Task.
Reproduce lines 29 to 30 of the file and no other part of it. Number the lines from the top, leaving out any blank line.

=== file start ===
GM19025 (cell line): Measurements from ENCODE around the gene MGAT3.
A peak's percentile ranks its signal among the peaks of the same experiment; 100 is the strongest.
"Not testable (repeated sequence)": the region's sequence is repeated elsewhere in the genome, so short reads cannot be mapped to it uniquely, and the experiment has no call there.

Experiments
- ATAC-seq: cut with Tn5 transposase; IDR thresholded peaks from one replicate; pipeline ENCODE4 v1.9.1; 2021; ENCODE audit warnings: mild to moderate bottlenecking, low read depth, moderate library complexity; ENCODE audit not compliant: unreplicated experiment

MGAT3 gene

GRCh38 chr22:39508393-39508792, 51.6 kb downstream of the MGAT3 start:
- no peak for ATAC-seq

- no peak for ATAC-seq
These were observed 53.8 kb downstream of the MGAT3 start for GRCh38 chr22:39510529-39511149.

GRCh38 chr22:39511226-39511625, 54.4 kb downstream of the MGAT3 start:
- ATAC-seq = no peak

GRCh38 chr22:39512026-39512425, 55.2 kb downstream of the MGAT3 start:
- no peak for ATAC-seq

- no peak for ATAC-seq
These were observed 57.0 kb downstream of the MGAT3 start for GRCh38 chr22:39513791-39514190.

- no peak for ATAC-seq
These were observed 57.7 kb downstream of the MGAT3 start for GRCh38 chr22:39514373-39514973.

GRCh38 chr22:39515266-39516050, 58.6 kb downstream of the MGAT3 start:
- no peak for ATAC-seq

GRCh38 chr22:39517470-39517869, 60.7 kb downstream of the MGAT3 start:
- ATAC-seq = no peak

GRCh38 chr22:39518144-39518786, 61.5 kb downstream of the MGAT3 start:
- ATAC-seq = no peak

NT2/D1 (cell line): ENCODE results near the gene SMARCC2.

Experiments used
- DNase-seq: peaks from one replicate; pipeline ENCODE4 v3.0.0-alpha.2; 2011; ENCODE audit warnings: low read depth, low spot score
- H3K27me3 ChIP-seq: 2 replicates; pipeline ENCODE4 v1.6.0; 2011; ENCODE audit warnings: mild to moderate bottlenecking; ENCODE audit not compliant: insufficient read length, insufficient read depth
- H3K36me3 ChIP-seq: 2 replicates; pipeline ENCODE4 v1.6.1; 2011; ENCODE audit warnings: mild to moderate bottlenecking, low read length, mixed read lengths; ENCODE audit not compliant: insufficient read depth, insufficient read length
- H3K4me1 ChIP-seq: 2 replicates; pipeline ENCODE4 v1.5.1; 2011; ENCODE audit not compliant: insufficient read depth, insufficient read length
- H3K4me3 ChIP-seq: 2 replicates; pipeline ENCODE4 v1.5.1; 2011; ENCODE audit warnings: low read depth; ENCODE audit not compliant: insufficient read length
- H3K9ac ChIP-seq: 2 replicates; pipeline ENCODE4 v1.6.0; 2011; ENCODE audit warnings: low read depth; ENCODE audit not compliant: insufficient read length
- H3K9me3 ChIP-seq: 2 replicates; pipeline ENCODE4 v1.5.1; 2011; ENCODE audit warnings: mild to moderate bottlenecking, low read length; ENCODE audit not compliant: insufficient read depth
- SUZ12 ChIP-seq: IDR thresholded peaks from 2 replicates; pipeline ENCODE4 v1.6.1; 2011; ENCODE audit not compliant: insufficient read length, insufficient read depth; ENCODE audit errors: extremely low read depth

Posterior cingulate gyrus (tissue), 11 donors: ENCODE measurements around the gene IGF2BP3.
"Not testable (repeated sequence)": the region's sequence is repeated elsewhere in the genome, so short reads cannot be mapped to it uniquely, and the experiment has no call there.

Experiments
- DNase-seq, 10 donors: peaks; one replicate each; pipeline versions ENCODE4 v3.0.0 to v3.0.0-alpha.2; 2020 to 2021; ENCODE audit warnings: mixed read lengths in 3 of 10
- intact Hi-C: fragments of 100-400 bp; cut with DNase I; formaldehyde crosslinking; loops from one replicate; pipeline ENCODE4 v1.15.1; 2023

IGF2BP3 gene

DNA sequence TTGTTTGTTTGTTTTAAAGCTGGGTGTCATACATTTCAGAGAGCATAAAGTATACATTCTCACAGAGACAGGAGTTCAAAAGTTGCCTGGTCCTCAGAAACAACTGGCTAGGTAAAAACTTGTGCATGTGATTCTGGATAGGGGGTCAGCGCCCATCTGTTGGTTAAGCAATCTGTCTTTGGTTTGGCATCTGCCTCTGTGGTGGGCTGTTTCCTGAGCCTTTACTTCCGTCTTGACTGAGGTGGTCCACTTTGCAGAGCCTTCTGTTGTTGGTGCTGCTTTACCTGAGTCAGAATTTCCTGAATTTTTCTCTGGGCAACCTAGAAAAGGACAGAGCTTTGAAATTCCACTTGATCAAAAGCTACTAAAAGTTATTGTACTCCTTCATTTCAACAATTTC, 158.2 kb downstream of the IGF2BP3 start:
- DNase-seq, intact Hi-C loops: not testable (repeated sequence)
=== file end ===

- H3K36me3 ChIP-seq: 2 replicates; pipeline ENCODE4 v1.6.1; 2011; ENCODE audit warnings: mild to moderate bottlenecking, low read length, mixed read lengths; ENCODE audit not compliant: insufficient read depth, insufficient read length
- H3K4me1 ChIP-seq: 2 replicates; pipeline ENCODE4 v1.5.1; 2011; ENCODE audit not compliant: insufficient read depth, insufficient read length